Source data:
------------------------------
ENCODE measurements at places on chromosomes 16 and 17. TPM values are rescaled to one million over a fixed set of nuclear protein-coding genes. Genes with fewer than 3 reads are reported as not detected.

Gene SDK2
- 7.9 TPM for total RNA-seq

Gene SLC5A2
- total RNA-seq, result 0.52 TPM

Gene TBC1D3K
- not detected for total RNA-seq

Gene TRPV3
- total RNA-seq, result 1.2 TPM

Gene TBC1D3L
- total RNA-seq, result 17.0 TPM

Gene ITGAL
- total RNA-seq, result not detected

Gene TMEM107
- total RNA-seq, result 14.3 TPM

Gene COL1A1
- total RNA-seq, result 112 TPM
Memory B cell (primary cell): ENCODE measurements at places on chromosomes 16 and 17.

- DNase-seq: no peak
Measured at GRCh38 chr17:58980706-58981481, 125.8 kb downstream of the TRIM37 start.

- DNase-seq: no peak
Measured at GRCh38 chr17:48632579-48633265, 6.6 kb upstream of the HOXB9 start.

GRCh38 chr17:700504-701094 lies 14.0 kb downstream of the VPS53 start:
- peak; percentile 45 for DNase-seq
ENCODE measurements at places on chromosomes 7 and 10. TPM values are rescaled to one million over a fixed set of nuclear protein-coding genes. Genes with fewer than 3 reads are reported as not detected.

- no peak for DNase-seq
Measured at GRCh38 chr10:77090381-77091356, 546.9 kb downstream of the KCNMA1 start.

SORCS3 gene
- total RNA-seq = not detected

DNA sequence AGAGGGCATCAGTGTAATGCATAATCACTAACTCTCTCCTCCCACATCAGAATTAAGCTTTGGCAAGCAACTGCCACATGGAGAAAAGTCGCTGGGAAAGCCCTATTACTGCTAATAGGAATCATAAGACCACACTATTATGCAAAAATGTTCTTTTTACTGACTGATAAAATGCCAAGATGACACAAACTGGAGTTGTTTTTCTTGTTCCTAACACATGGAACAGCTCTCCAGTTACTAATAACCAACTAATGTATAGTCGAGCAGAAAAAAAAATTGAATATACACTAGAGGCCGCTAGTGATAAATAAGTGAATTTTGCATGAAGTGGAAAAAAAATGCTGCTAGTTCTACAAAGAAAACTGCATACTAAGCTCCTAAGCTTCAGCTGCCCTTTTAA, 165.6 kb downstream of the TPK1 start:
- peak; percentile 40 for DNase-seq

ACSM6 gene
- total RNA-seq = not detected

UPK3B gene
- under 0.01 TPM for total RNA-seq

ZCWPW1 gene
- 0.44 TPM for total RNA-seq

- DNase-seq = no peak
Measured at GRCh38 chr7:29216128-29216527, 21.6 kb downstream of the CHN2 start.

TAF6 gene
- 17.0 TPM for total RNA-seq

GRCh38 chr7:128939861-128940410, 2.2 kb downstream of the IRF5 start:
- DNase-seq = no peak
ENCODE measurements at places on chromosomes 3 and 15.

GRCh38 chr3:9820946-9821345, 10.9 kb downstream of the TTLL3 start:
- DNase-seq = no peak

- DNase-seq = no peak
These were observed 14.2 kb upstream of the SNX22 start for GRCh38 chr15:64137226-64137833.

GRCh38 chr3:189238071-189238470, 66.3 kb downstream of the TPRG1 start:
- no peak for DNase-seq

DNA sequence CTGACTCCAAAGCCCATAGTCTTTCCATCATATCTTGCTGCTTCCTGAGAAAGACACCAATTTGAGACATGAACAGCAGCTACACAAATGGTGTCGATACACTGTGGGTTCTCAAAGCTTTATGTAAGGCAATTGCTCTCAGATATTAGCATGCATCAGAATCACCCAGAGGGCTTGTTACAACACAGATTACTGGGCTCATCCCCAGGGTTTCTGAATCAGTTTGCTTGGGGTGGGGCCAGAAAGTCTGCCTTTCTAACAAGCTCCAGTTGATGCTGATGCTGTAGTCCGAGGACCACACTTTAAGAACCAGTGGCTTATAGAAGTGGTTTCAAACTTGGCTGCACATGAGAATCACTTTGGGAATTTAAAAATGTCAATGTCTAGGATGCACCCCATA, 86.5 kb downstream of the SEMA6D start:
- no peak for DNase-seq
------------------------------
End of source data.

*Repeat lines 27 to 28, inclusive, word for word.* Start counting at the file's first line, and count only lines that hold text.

Measured at GRCh38 chr10:77090381-77091356, 546.9 kb downstream of the KCNMA1 start.

SORCS3 gene